Refugee bill offensive to Canadians in the know

Posted by admin on Nov 17th, 2010

By Jim Creskey, Published November 17, 2010, Embassy Magazine

It may happen that the Harper government’s Bill C-49 will soon sail into law in the wake of the negative publicity of the MV Sun Sea and its 492 Tamil passengers who arrived in Canada in August. That would be an unfortunate mistake for Canada and a disaster for many legitimate asylum seekers. Bill C-49, a law aimed at “Preventing Human Smugglers from Abusing Canada’s Immigration System Act,” is seriously flawed. As always the devil is in the details and this bill is packed with lots of little devils and many disturbing details. The big problem is that the bill, which aims to punish smugglers, actually punishes refugees.

It is widely recognized that a large number of the genuine refugees who come to Canada claiming asylum get here thanks to the efforts of smugglers of various sorts. Unfortunately, there is frequently no other
route to a safe haven.

The flight to safety is hasty and dangerous. Often a family will exhaust their life-savings to carry out their escape, getting help wherever it can. For people facing torture and murder, often at the hands of government officials, as well as for those fleeing from civil wars, drug cartels and corrupt police, there is rarely a safe method for acquiring legal entry papers.

If an asylum seeker is running for his or her life, legal documents, in this case a bona fide Canadian entry visa and even a valid passport, are hard if not impossible to obtain. What we call “human smuggling” or “irregular entry” from our safe side of the border is only a necessary last resort for the seriously endangered.

But Bill C-49 completely ignores these escape realities. It orders mandatory imprisonment for refugees who are designated by the minister as being smuggled in a group.

From Mexico to Rwanda, deserving refugees flee for their lives to Canada without adequate documents, unable to legally establish their identities for a long period of time after their arrival.

This bill would imprison many of the —women, men and children —for at least a year because they arrived through irregular means. It would prevent them from working to earn a living while they are making a claim. And it would forbid them health care and the right to travel outside the country, including the US, should they need to— even for the most urgent family matter.

In the service of some truth about this issue there are, across the country, many Canadians who have personal knowledge of how the system works for real-life refugees. In groups and individually, they have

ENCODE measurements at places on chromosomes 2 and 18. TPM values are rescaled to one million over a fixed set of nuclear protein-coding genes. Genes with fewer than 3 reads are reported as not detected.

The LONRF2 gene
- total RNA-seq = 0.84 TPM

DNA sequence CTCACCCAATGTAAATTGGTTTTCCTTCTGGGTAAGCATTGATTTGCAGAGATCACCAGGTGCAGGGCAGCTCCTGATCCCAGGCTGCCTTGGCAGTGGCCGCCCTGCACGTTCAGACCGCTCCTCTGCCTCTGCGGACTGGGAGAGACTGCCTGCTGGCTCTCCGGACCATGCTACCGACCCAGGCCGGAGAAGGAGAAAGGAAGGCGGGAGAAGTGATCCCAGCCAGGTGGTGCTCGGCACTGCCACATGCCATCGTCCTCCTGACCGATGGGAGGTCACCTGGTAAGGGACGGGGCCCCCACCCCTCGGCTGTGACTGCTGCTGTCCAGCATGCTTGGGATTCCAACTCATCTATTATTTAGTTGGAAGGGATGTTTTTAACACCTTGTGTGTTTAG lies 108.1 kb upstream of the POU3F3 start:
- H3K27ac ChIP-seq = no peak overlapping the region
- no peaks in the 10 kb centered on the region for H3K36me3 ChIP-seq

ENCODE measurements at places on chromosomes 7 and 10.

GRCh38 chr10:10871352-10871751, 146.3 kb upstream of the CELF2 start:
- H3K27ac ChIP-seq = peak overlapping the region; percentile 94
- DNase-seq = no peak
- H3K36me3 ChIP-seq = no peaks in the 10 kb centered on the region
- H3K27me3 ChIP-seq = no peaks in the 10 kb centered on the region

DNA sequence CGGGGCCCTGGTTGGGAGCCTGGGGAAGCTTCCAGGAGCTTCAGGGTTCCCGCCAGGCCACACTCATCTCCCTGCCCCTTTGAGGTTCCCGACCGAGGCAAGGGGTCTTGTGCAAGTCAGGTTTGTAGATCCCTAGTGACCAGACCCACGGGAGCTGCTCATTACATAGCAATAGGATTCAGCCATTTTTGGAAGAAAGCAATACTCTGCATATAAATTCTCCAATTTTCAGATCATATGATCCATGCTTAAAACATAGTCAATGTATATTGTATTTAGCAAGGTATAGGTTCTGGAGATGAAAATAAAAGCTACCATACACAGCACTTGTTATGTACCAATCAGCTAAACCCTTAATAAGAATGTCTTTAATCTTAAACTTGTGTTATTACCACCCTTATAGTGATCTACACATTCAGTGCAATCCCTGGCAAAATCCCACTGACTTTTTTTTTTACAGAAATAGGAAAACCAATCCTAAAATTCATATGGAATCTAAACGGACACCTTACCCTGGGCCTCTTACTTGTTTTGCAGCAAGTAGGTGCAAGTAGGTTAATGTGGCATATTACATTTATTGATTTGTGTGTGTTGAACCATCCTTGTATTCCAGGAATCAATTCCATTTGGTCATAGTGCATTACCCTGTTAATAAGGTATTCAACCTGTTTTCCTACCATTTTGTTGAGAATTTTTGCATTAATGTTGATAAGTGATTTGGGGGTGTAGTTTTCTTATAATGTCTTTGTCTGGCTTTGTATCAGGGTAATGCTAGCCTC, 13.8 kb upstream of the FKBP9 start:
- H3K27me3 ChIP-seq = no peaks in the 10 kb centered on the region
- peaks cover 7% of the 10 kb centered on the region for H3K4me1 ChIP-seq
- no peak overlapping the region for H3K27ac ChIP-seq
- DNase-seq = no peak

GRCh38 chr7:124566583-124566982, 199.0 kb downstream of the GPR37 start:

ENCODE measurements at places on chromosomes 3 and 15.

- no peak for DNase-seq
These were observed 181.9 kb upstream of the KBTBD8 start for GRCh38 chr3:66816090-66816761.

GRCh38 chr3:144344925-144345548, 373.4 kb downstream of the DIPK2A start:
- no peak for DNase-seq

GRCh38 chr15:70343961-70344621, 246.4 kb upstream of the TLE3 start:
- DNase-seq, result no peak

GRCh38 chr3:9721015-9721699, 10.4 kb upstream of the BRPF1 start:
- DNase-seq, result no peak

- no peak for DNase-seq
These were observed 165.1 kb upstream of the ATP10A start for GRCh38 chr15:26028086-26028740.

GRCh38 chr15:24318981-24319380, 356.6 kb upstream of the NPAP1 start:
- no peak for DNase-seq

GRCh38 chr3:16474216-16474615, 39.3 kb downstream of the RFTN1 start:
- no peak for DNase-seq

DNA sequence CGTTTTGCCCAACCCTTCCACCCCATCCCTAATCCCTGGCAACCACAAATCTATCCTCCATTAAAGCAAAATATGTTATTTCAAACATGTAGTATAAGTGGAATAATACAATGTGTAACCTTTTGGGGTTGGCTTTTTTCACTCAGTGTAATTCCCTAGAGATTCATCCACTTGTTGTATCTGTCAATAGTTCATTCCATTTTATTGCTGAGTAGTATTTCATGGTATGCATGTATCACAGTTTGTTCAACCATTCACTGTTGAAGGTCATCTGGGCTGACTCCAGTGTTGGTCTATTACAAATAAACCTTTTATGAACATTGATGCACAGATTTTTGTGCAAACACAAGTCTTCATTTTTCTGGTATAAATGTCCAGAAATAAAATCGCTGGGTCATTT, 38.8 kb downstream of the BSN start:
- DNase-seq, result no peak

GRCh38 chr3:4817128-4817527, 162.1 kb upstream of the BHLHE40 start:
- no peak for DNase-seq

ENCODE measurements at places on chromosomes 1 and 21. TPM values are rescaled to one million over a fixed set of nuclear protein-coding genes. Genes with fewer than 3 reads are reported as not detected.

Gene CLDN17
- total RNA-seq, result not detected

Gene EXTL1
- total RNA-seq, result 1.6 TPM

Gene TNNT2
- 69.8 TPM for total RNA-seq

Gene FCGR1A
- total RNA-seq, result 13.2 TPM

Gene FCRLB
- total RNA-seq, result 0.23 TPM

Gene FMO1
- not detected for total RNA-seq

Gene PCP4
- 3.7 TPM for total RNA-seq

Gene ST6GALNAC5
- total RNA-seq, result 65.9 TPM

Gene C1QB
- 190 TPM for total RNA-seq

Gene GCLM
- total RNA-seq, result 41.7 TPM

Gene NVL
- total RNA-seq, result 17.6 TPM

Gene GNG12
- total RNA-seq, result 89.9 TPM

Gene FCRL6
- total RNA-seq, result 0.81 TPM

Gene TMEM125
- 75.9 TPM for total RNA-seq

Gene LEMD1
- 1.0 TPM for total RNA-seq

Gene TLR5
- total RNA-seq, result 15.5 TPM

taken the time to read the fine print in C-49. Some of them came to Parliament Hill on Nov. 16 to make a concerted call for the bill’s defeat.

Of course, Immigration Minister Jason Kenney doesn’t see it their way. Defending his bill, he told Postmedia, “We always knew that certain special-interest groups and the immigration industry would be opposed to this. Quite frankly, that indicates to me that we’re on the right track.”

It’s hard to square the minister’s confident assertions and backhanded swipes with the facts.

The “interest groups and immigration industry” he’s talking about are largely volunteers from across Canada who are, in good part, members of faith-based organizations. They are Baptists and Jews, Mennonites, Muslims, United Church, Quakers, Anglicans and Catholics and other multi-faith groups.

What is it that makes it so easy for these people to see the flaws in C-49?

Maybe because they believe, as the Psalm says, “The Lord always keeps his promises… He protects the strangers who live in our land.”

The Lord may keep his promise to protect strangers but Canada won’t if C-49 becomes law.

These religious groups and the members of secular organizations like Amnesty International and the Canadian Council for Refugees share a common mission. Their sense of justice is deeply offended by the bill and they can’t believe that their country’s Parliament would even consider passing it.

But refugee issues—as important as they are in human terms— don’t rank high in public opinion. It will be left to those Canadians who know the score on this subject to motivate all three opposition parties to standup against this bill.

When Bill C-49 comes up for second reading, it will be worth noticing which MPs have taken the time to listen to these knowledgeable and compassionate Canadian voices.

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